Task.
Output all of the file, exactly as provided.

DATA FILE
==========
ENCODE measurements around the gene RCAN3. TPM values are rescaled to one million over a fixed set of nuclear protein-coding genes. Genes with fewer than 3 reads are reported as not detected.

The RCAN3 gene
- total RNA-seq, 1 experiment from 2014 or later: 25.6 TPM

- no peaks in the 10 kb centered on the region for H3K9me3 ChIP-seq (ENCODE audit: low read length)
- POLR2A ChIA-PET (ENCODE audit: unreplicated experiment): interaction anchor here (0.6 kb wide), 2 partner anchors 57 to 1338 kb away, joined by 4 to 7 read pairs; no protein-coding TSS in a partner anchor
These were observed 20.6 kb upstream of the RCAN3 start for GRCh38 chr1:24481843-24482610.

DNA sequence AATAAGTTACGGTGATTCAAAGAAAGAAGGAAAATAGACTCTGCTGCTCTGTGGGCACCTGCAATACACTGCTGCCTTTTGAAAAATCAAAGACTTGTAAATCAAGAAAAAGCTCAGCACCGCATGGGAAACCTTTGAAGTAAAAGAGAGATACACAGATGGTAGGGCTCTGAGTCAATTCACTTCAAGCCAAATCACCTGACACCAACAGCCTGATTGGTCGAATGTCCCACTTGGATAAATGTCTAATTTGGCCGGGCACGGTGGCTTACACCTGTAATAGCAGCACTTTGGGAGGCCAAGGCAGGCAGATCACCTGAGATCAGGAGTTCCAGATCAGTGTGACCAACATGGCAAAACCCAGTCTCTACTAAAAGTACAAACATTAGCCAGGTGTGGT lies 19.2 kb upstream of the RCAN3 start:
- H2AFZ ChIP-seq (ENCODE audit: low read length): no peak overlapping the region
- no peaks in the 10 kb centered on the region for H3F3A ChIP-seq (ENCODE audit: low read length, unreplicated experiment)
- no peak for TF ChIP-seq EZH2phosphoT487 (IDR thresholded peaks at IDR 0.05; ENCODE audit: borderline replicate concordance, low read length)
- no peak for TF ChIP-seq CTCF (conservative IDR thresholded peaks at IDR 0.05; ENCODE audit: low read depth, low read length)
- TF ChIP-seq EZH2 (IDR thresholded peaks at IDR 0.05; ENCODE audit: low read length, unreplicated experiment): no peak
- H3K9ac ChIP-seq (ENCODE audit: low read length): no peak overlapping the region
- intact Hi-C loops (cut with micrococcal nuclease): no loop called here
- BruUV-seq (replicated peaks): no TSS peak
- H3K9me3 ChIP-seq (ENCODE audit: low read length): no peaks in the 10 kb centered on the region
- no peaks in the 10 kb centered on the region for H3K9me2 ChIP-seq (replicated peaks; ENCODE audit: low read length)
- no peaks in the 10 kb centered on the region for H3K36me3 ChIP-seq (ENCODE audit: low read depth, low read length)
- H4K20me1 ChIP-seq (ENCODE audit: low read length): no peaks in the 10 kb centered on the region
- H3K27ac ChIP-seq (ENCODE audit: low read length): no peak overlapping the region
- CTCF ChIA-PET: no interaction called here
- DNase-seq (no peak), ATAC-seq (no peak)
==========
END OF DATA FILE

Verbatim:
ENCODE measurements around the gene RCAN3. TPM values are rescaled to one million over a fixed set of nuclear protein-coding genes. Genes with fewer than 3 reads are reported as not detected.

The RCAN3 gene
- total RNA-seq, 1 experiment from 2014 or later: 25.6 TPM

- no peaks in the 10 kb centered on the region for H3K9me3 ChIP-seq (ENCODE audit: low read length)
- POLR2A ChIA-PET (ENCODE audit: unreplicated experiment): interaction anchor here (0.6 kb wide), 2 partner anchors 57 to 1338 kb away, joined by 4 to 7 read pairs; no protein-coding TSS in a partner anchor
These were observed 20.6 kb upstream of the RCAN3 start for GRCh38 chr1:24481843-24482610.

DNA sequence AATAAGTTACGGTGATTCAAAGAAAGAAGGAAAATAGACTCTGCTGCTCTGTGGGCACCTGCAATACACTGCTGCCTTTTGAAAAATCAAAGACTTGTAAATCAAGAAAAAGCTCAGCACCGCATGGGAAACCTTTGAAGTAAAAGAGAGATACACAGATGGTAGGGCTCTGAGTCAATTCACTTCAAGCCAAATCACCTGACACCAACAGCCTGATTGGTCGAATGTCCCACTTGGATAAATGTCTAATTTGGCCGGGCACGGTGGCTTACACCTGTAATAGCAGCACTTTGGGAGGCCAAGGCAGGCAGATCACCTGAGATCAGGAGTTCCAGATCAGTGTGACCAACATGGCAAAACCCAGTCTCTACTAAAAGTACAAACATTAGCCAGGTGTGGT lies 19.2 kb upstream of the RCAN3 start:
- H2AFZ ChIP-seq (ENCODE audit: low read length): no peak overlapping the region
- no peaks in the 10 kb centered on the region for H3F3A ChIP-seq (ENCODE audit: low read length, unreplicated experiment)
- no peak for TF ChIP-seq EZH2phosphoT487 (IDR thresholded peaks at IDR 0.05; ENCODE audit: borderline replicate concordance, low read length)
- no peak for TF ChIP-seq CTCF (conservative IDR thresholded peaks at IDR 0.05; ENCODE audit: low read depth, low read length)
- TF ChIP-seq EZH2 (IDR thresholded peaks at IDR 0.05; ENCODE audit: low read length, unreplicated experiment): no peak
- H3K9ac ChIP-seq (ENCODE audit: low read length): no peak overlapping the region
- intact Hi-C loops (cut with micrococcal nuclease): no loop called here
- BruUV-seq (replicated peaks): no TSS peak
- H3K9me3 ChIP-seq (ENCODE audit: low read length): no peaks in the 10 kb centered on the region
- no peaks in the 10 kb centered on the region for H3K9me2 ChIP-seq (replicated peaks; ENCODE audit: low read length)
- no peaks in the 10 kb centered on the region for H3K36me3 ChIP-seq (ENCODE audit: low read depth, low read length)
- H4K20me1 ChIP-seq (ENCODE audit: low read length): no peaks in the 10 kb centered on the region
- H3K27ac ChIP-seq (ENCODE audit: low read length): no peak overlapping the region
- CTCF ChIA-PET: no interaction called here
- DNase-seq (no peak), ATAC-seq (no peak)